Project Lilliput: Shrinking object headers in the Hotspot JVM

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In the Hotspot JVM, Java objects have an object header of 128 bits: a 64 bit multi-purpose header ("mark" or "lock") word and a 64-bit class pointer. With typical average object sizes of 5-6 words, this is quite significant: 2 of those words are always taken by the header. If it were possible to reduce the size of the header, we could significantly reduce memory pressure, which directly translates to reduced heap usage, higher object allocation rates, reduced GC activity, and better cache locality.

This talk introduces Project Lilliput which aims to reduce Hotspot's header size to 64 bit or even less. First Roman wants to discuss the current status quo and the problems team facing when trying to shrink the header, and then show some approaches to how they are solving those problems. A deep dive into JVM technology is guaranteed.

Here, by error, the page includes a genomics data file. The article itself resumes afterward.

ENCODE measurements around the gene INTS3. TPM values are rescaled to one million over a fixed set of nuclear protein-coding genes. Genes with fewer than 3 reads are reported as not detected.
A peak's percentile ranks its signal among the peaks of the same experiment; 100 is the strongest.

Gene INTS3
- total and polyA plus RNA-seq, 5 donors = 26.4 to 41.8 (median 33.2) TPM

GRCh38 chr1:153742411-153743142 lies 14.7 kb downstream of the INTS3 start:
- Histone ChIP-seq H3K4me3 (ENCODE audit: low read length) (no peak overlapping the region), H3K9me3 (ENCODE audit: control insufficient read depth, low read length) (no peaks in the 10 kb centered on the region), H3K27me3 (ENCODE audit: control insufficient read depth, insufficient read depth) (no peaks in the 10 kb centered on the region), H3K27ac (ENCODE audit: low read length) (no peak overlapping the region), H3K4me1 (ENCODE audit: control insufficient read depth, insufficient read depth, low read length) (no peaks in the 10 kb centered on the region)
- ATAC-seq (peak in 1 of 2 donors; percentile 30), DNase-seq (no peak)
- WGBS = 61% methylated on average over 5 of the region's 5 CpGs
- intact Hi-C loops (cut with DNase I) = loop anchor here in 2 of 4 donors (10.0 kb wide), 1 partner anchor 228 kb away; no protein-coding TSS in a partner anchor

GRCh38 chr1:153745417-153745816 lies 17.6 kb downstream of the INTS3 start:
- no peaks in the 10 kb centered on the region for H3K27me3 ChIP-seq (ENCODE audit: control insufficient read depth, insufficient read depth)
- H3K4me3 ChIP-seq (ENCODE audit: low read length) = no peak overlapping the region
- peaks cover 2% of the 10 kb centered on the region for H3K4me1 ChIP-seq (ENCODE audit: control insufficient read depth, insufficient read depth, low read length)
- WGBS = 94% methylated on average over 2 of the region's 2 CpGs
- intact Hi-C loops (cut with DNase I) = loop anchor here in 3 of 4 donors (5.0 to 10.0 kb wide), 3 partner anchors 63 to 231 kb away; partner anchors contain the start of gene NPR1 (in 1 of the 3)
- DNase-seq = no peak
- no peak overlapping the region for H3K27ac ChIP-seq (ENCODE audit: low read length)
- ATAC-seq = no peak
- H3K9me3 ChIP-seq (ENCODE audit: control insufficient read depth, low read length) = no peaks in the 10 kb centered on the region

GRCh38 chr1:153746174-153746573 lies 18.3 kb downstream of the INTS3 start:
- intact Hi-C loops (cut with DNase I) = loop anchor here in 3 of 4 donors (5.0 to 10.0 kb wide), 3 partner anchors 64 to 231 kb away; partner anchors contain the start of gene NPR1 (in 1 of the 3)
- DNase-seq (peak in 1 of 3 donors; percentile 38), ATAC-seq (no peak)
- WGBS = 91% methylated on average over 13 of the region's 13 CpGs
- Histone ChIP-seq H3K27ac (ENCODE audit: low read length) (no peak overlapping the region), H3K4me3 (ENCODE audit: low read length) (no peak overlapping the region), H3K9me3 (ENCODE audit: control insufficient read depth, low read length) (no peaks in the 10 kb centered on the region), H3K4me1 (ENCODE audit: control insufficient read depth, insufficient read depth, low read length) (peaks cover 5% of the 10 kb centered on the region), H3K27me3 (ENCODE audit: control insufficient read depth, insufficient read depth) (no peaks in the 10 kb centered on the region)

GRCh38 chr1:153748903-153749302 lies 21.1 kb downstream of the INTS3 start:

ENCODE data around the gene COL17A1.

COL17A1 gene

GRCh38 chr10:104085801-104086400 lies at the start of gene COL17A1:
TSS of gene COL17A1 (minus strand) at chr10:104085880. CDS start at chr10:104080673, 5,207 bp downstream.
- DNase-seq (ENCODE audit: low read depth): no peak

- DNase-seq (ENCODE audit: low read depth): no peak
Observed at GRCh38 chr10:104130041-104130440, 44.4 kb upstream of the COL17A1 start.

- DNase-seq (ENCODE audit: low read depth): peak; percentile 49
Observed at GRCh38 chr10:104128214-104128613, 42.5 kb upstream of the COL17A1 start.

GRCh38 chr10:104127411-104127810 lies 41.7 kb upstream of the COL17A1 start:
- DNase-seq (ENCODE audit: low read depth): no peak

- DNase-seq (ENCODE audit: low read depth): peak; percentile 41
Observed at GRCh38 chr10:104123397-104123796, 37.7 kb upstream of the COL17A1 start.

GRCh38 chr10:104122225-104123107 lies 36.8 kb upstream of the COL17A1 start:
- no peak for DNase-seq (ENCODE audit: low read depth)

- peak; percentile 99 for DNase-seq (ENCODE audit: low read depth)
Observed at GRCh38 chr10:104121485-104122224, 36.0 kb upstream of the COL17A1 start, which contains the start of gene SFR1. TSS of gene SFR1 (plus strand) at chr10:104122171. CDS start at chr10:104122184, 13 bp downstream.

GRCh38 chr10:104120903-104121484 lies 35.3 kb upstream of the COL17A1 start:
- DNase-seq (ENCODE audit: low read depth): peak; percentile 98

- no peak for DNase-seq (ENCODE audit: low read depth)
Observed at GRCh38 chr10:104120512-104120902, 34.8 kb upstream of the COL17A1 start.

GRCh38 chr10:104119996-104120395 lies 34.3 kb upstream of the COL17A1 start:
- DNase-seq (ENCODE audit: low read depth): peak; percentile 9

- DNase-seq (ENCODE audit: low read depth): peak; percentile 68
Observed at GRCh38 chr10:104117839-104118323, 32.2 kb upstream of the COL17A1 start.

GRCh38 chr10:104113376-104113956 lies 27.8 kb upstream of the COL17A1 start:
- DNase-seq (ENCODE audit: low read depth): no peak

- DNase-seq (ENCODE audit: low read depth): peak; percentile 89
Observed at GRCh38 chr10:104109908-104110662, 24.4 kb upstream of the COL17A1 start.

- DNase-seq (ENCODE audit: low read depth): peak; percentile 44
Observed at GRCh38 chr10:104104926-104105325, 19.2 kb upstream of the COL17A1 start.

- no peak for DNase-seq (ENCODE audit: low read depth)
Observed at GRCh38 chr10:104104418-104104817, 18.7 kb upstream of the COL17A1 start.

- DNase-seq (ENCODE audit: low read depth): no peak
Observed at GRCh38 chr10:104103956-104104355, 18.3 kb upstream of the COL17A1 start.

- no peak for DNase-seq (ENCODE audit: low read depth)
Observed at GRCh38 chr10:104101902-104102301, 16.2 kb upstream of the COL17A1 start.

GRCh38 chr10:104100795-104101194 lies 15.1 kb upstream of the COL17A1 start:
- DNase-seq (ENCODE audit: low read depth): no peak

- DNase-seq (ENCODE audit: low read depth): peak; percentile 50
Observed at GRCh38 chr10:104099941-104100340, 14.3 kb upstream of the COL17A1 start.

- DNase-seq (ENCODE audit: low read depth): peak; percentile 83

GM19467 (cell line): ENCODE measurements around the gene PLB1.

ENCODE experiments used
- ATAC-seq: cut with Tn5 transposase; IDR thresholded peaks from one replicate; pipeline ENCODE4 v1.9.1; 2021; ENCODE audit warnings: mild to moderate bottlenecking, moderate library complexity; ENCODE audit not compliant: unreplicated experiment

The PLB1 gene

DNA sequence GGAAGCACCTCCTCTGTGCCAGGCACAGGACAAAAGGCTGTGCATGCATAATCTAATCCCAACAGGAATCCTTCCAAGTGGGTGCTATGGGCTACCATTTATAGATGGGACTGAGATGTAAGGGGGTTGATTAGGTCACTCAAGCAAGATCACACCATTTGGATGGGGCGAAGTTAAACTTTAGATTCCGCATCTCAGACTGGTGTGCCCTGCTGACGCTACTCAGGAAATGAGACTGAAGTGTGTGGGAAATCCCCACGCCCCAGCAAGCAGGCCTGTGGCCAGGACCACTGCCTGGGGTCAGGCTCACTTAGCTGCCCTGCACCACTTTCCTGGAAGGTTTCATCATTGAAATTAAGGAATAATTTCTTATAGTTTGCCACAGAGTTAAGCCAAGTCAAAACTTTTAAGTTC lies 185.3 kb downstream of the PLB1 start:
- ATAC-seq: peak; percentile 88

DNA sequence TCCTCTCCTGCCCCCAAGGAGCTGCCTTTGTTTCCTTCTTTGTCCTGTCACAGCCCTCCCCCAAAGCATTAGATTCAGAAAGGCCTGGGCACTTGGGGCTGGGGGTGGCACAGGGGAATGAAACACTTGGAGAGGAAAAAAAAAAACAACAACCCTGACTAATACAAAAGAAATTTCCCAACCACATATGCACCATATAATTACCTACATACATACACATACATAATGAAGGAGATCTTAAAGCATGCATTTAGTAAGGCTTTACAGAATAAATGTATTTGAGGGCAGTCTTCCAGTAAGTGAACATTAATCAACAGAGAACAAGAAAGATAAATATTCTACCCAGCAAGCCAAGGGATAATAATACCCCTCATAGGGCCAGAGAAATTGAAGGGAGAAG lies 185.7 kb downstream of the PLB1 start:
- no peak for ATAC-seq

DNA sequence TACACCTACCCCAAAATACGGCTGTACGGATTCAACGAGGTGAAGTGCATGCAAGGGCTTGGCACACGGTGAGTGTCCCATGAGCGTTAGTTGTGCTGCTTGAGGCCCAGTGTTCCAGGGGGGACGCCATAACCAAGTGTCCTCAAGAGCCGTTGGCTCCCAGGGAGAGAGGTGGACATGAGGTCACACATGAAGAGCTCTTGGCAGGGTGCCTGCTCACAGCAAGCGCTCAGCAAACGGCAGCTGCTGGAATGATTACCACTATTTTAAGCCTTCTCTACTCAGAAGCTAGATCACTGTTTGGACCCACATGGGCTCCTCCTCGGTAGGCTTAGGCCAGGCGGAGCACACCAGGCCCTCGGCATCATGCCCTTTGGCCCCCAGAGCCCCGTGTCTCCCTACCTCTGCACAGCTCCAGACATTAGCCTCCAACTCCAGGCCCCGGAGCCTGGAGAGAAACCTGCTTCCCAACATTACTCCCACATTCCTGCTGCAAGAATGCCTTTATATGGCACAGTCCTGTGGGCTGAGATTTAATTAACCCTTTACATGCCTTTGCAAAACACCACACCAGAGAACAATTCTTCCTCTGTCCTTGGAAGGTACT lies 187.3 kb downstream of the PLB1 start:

Roman Kennke
Red Hat

Roman Kennke is a long-time free Java (and Software) engineer, originally involved in GNU Classpath since 2004, later participated in opening OpenJDK and since then is a regular contributor to several parts of OpenJDK (AWT/Swing, general class library, lately Hotspot). After finishing his Diploma in 2007 he was employed by aicas, who are building a hard real-time capable Java VM. During 2009 and 2010 worked for Sun Microsystems on Java Webstart. After a short period as a contractor for JP Morgan, he's now a Principal Software Engineer at Red Hat, where he used to work on Thermostat, the Zero and Shark port of OpenJDK, and currently on the Shenandoah GC and the Lilliput project.